More recently, I’ve tried opening up some and saying what I think or feel. Sometimes the motivation comes out of frustration or even anger. Other times it comes because I’m encouraged by some people in my life to be that way. Sometimes it works beautifully – I feel more in touch with myself and others, I feel more assertive, I feel empowered. Other times I’m afraid I do more harm than good, and just as my brief scolding broke my sensitive young daughter’s heart, I end up wounding others. The ones I hurt the most are usually the ones I love the most.

Damned if I do. Damned if I don’t. If I share my feelings I not only make myself vulnerable to rejection, I hurt others. If I keep it all in I might be safer from hurting or being hurt, but those trapped words and emotions wreak havoc. They will manifest themselves in some way – heartburn, poor sleep, moodiness, difficulty focusing, depression.

Words. Do I use them or do I repress them? Is it fair to use my words for my good if it ends up hurting the ones I love? Is it fair to me to spare others if repressing my words ends up hurting me? Or is there another way that I’ve just failed to learn so far? Until I figure it out, I think I choose heartburn over broken hearts.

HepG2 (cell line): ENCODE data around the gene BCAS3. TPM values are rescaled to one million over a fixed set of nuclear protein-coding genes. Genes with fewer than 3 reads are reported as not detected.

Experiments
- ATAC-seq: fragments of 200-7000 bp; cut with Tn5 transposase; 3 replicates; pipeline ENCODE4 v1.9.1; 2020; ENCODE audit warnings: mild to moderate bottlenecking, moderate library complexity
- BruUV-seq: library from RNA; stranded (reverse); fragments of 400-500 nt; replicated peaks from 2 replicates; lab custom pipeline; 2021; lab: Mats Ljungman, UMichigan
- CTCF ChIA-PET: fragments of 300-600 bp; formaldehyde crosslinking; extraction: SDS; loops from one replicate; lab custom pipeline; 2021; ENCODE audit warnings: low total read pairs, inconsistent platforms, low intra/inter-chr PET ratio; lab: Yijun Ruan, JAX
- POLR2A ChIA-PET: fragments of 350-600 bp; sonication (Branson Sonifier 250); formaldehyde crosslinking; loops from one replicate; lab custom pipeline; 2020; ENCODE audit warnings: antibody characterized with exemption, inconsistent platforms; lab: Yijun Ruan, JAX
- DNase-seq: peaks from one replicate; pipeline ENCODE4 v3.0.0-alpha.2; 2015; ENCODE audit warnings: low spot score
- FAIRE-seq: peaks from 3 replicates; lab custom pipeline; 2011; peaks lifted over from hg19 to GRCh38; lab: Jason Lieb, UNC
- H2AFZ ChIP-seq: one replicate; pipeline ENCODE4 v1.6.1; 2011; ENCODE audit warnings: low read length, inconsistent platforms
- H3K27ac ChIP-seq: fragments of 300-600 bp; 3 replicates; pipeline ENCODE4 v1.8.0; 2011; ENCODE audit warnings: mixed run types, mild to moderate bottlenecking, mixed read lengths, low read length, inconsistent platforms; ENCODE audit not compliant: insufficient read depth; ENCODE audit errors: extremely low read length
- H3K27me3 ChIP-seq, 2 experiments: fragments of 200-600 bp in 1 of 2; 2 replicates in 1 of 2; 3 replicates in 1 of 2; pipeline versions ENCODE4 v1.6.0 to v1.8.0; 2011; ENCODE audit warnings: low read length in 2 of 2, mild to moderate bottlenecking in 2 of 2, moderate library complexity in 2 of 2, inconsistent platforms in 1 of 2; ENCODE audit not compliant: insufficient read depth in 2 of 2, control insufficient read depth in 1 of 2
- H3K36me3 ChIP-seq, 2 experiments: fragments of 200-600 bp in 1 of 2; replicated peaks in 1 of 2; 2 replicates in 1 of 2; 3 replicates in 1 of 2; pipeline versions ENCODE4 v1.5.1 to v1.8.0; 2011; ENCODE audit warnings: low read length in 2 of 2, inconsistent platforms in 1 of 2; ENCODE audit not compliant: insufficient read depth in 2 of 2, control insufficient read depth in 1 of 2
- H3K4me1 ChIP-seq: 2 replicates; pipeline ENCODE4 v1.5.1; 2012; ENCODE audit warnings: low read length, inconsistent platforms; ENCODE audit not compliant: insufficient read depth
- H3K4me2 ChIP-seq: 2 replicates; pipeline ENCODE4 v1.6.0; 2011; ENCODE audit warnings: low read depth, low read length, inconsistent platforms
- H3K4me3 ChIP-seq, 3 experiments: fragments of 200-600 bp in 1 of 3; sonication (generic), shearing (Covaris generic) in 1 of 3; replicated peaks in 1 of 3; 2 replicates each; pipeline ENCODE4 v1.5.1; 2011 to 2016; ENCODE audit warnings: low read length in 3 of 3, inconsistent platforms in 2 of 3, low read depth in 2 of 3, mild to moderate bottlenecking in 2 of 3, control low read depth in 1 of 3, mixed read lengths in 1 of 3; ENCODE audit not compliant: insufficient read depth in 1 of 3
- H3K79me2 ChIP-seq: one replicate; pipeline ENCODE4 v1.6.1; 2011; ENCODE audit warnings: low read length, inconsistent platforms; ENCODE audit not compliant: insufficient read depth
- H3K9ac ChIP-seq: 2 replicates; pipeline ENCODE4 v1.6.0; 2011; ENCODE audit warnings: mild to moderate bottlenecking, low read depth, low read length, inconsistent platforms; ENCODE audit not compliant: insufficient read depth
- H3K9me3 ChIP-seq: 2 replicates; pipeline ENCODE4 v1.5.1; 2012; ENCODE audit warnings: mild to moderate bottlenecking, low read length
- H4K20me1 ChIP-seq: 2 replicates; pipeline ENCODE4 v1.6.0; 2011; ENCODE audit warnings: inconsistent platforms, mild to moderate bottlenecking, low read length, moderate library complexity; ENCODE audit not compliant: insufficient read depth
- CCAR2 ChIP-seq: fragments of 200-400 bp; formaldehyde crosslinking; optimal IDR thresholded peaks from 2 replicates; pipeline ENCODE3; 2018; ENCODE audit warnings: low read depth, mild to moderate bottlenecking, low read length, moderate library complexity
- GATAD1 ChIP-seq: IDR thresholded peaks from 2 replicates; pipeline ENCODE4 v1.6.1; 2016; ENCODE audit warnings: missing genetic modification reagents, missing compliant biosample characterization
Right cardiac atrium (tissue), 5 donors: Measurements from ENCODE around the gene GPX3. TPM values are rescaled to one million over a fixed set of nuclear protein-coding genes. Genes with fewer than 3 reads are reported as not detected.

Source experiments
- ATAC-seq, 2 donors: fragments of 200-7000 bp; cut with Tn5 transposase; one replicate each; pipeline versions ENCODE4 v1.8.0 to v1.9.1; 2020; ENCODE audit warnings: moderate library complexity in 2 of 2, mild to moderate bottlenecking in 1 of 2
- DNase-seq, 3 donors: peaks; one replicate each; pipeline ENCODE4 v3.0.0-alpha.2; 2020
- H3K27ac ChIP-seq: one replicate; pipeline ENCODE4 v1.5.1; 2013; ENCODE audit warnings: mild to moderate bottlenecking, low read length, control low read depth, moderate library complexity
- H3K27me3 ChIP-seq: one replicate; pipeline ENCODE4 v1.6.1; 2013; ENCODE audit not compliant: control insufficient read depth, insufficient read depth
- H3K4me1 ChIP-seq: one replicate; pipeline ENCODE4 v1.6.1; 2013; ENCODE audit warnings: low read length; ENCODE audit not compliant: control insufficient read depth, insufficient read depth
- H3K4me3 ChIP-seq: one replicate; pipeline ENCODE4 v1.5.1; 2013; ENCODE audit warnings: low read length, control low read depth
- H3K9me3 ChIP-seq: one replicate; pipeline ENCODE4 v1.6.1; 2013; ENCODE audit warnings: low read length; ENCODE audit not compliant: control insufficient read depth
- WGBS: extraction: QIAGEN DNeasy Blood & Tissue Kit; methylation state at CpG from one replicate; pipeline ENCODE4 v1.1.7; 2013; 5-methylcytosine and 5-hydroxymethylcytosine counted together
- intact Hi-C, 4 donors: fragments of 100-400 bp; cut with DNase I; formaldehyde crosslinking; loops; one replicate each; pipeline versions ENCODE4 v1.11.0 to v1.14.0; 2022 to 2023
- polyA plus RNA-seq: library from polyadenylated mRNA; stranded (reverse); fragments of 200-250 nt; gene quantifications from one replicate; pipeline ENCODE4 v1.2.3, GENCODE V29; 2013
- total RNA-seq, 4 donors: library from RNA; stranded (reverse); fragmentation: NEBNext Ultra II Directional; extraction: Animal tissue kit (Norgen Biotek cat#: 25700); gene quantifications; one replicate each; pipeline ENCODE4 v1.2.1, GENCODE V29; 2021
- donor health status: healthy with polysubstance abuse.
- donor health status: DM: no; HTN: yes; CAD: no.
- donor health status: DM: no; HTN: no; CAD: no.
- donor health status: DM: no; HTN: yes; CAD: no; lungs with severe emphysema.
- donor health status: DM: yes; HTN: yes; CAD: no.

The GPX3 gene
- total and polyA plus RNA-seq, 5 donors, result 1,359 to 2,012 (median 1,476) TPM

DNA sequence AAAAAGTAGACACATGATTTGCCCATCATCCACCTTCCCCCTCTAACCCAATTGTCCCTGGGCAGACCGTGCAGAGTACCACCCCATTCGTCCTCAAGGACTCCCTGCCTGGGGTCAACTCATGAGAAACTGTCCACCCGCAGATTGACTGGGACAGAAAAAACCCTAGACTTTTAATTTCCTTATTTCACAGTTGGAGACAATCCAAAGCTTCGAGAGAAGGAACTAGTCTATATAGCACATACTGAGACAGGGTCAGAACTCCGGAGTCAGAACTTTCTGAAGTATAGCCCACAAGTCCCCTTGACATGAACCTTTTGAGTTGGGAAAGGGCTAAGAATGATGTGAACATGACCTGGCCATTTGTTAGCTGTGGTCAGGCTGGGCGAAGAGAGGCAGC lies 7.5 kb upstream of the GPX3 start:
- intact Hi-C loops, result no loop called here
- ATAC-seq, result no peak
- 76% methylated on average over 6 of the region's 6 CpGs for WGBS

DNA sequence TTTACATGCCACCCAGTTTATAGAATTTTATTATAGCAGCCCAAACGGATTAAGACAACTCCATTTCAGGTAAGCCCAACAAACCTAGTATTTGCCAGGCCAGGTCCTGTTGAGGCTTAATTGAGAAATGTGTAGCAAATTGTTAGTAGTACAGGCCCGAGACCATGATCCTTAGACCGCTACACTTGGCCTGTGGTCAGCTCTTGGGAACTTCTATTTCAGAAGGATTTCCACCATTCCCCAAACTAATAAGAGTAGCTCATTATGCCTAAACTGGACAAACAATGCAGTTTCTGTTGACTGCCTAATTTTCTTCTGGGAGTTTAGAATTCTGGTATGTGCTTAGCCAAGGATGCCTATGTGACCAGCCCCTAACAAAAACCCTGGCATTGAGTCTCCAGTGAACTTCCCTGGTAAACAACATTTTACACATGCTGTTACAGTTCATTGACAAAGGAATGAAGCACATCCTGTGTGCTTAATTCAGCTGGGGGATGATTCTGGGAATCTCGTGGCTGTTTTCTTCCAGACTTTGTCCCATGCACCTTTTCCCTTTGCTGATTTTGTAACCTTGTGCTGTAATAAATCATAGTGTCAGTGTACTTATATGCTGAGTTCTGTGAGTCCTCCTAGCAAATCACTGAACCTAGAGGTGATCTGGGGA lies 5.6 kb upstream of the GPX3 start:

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5 thoughts on “"You Broke My Heart!"

  1. <>Is it fair to use my words for my good if it ends up hurting the ones I love?<>Broken hearts are not always a bad thing.The failure to do what we know we should have done SHOULD break our hearts. It is too often necessary for another person to point out our failure and we blame the person who points it out with our own bad choice. It is not the one who shows us our failure that breaks our heart. It is our own choice that make it necessary for our heart to be broken.

  2. ((((((PM))))))

  3. I hope you can find a way to speak your truth, but this is very hard to do in family systems that believe in saying nothing. I would ask, how do you hope your children will be able to relate to the world? What you want for them, I hope you will find for yourself, too.

  4. Sometimes, in my experience with my daughter, these hurts really do lead to deeper conversation and trust, but it happens over a long time AND in part as a result of the child growing in maturity (of course the parent needs to mature as well)… kisses, hugs, and an apology help too.sigh…I’ve been there…

  5. me too — but it’s best in the long run to speak the truth in love — lots and lots of love at times, but speaking truth.I get caught in the “wanting to be liked/loved” that this is one of my life-lessons that I seem to have to have over and over and over again. Start with the love, but then speak truth.